Should I run outside without sunblock?
Peta Bee had never worn SPF when exercising. Then she went to see a dermatologist
Peering at my face through a magnifying glass, Dr Noor Almaani, a consultant dermatologist at The Private Clinic, fires questions about my sun exposure and skin history. No, I tell her, I’m not a sun worshipper and certainly don’t use sun-beds. I’ve never smoked or been so badly burnt that the skin on my face has blistered. I resolutely slap on the sunscreen at the first sign of any summer-y rays. “Always?”. Mostly. Well, rarely when doing sport, actually. It makes me sweat, gives me spots.
“And how often are you outside being active?” Erm, daily. For the best part of 35 years I have spent at least some time every day running, cycling or walking. It is what I believe has kept me healthy. Until now, aged 46.
Dr Almaani’s diagnosis is that the small, oddly shaped, pearly-white mark beside my nose, barely noticeable unless you look closely, is a basal cell carcinoma (BCC), a non-malignant type of skin cancer that affects about 100,000 people in the UK every year. Unlike malignant melanoma, the more serious and deadly form of the disease, it is, thankfully, mostly curable and rarely fatal unless not treated properly or detected early enough. It is relatively common and, along with squamous-cell carcinoma (SCC), another non-malignant type of the disease, accounts for up to 95 per cent of all skin cancers in the UK.
All forms are on the rise. A study by researchers at Public Health England last year found that there was a 30 per cent increase in hospital admissions for melanoma and a 43 per cent spike in admissions for non-melanoma skin cancer between 2007 and 2011.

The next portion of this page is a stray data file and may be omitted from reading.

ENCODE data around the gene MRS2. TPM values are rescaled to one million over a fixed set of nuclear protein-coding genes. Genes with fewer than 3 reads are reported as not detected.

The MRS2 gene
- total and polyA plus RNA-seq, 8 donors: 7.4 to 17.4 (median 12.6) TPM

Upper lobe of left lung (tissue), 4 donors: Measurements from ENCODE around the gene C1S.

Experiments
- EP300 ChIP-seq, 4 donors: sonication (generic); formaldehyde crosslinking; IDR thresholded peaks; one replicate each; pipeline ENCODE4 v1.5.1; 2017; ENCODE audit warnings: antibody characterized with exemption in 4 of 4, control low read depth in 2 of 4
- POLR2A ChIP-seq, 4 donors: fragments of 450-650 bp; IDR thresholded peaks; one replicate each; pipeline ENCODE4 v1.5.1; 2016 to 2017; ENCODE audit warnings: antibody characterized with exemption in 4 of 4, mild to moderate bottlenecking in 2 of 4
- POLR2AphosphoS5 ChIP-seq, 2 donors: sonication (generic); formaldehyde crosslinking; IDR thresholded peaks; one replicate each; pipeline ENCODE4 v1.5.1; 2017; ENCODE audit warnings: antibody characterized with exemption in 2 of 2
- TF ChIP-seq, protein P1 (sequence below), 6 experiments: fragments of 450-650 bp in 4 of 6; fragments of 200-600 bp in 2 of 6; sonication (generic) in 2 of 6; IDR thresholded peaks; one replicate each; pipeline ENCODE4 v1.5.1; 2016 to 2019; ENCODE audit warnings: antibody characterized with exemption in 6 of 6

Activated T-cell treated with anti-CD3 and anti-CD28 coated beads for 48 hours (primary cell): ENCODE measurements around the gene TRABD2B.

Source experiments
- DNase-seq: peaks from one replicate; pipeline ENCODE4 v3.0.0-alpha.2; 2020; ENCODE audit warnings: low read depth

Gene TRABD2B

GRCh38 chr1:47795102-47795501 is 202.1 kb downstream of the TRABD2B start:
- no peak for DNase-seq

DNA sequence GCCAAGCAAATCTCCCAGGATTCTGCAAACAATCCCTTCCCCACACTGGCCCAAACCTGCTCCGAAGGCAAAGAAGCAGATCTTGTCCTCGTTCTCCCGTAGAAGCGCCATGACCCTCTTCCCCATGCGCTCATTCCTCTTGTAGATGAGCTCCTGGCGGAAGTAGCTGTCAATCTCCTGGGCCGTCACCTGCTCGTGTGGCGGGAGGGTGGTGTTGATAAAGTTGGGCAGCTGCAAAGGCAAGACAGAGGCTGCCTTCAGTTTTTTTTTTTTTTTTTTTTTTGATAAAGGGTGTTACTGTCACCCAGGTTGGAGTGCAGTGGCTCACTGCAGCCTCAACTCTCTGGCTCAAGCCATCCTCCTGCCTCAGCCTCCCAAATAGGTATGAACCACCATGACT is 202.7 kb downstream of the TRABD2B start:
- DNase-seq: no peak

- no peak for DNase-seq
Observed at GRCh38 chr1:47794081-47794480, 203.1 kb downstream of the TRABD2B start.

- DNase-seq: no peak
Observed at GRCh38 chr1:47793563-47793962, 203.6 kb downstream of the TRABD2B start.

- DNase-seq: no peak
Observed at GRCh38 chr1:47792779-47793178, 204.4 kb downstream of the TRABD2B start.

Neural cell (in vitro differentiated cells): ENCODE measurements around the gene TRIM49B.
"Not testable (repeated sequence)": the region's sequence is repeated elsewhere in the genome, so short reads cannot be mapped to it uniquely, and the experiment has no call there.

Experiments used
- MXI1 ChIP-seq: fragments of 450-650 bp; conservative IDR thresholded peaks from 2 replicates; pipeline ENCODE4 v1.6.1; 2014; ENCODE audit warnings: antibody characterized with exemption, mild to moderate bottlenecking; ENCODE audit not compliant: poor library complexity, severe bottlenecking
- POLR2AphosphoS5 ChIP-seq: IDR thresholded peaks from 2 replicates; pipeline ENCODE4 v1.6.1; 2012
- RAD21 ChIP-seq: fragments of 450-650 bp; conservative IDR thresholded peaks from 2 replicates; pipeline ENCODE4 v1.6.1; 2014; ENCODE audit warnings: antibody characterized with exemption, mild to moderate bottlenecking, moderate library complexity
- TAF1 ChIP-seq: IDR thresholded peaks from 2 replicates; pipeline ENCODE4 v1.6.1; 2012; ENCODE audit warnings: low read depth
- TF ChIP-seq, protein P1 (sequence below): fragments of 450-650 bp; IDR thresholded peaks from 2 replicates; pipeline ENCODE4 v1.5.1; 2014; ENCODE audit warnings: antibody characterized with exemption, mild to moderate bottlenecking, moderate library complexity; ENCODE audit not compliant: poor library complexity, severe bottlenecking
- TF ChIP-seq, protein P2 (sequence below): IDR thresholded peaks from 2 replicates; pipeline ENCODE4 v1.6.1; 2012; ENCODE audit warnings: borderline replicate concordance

Avoiding strong sunlight and using high-factor sun creams can render the disease, in all its guides, more preventable. Yet those most guilty of flouting these basic “sun sense” rules are not only to be found on sun-loungers, but are the fitness-obsessed and sporty, such as myself.
Simple steps such as covering the shoulders and back, wearing a peaked cap and sunglasses and reapplying sunscreen regularly can make all the difference. It’s no good slapping on some SPF 15 before an hour-long cycle and hoping it’s enough, Dr Almaani tells me. Those with fair skin like Nicole Kidman can start to burn within 60 seconds of being in strong sunshine. “Ideally, you need to put on an SPF 50 half an hour before you leave the house, an hour into your workout and every couple of hours after that,” Dr. Almaani says. “Even in windy weather or in the shade you can get burnt.”